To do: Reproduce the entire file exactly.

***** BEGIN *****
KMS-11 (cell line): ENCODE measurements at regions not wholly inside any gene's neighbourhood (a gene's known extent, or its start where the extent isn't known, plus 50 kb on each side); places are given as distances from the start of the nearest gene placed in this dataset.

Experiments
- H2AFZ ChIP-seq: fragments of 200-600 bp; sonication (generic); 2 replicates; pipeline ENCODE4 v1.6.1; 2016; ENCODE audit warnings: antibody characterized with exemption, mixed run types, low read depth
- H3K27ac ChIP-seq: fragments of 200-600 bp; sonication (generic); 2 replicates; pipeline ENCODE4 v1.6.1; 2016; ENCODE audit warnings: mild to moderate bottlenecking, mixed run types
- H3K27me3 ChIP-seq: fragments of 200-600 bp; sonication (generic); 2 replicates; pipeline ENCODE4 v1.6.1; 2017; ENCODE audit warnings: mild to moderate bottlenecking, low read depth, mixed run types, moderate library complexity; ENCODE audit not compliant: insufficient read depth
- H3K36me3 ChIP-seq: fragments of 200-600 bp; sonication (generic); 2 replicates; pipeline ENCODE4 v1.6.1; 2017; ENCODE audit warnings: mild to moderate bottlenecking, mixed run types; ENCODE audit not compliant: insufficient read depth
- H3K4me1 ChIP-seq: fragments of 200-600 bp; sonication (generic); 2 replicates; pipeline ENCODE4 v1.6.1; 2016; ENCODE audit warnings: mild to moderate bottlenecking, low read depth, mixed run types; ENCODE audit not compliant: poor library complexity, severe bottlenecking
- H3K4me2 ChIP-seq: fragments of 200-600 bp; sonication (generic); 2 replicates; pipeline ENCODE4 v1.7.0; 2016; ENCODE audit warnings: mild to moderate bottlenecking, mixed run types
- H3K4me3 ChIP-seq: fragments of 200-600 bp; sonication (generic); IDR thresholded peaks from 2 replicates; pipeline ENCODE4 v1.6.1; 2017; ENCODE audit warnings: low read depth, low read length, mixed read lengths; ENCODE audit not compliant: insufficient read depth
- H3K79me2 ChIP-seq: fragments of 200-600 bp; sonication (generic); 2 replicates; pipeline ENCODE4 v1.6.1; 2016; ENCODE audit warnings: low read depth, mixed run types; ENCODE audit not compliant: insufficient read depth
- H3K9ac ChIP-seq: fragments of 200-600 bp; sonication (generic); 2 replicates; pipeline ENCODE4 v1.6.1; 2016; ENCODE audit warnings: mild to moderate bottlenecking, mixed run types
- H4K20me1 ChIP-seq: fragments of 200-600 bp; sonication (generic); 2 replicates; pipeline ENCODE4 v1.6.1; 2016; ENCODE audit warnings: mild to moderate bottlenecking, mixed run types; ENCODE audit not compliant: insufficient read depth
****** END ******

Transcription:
KMS-11 (cell line): ENCODE measurements at regions not wholly inside any gene's neighbourhood (a gene's known extent, or its start where the extent isn't known, plus 50 kb on each side); places are given as distances from the start of the nearest gene placed in this dataset.

Experiments
- H2AFZ ChIP-seq: fragments of 200-600 bp; sonication (generic); 2 replicates; pipeline ENCODE4 v1.6.1; 2016; ENCODE audit warnings: antibody characterized with exemption, mixed run types, low read depth
- H3K27ac ChIP-seq: fragments of 200-600 bp; sonication (generic); 2 replicates; pipeline ENCODE4 v1.6.1; 2016; ENCODE audit warnings: mild to moderate bottlenecking, mixed run types
- H3K27me3 ChIP-seq: fragments of 200-600 bp; sonication (generic); 2 replicates; pipeline ENCODE4 v1.6.1; 2017; ENCODE audit warnings: mild to moderate bottlenecking, low read depth, mixed run types, moderate library complexity; ENCODE audit not compliant: insufficient read depth
- H3K36me3 ChIP-seq: fragments of 200-600 bp; sonication (generic); 2 replicates; pipeline ENCODE4 v1.6.1; 2017; ENCODE audit warnings: mild to moderate bottlenecking, mixed run types; ENCODE audit not compliant: insufficient read depth
- H3K4me1 ChIP-seq: fragments of 200-600 bp; sonication (generic); 2 replicates; pipeline ENCODE4 v1.6.1; 2016; ENCODE audit warnings: mild to moderate bottlenecking, low read depth, mixed run types; ENCODE audit not compliant: poor library complexity, severe bottlenecking
- H3K4me2 ChIP-seq: fragments of 200-600 bp; sonication (generic); 2 replicates; pipeline ENCODE4 v1.7.0; 2016; ENCODE audit warnings: mild to moderate bottlenecking, mixed run types
- H3K4me3 ChIP-seq: fragments of 200-600 bp; sonication (generic); IDR thresholded peaks from 2 replicates; pipeline ENCODE4 v1.6.1; 2017; ENCODE audit warnings: low read depth, low read length, mixed read lengths; ENCODE audit not compliant: insufficient read depth
- H3K79me2 ChIP-seq: fragments of 200-600 bp; sonication (generic); 2 replicates; pipeline ENCODE4 v1.6.1; 2016; ENCODE audit warnings: low read depth, mixed run types; ENCODE audit not compliant: insufficient read depth
- H3K9ac ChIP-seq: fragments of 200-600 bp; sonication (generic); 2 replicates; pipeline ENCODE4 v1.6.1; 2016; ENCODE audit warnings: mild to moderate bottlenecking, mixed run types
- H4K20me1 ChIP-seq: fragments of 200-600 bp; sonication (generic); 2 replicates; pipeline ENCODE4 v1.6.1; 2016; ENCODE audit warnings: mild to moderate bottlenecking, mixed run types; ENCODE audit not compliant: insufficient read depth